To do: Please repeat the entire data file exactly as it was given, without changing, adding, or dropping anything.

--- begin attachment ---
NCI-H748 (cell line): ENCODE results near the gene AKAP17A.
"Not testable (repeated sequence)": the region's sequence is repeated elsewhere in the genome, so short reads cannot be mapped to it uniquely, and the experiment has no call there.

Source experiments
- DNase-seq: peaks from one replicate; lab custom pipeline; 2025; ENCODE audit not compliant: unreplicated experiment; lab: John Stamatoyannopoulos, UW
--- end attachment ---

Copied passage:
NCI-H748 (cell line): ENCODE results near the gene AKAP17A.
"Not testable (repeated sequence)": the region's sequence is repeated elsewhere in the genome, so short reads cannot be mapped to it uniquely, and the experiment has no call there.

Source experiments
- DNase-seq: peaks from one replicate; lab custom pipeline; 2025; ENCODE audit not compliant: unreplicated experiment; lab: John Stamatoyannopoulos, UW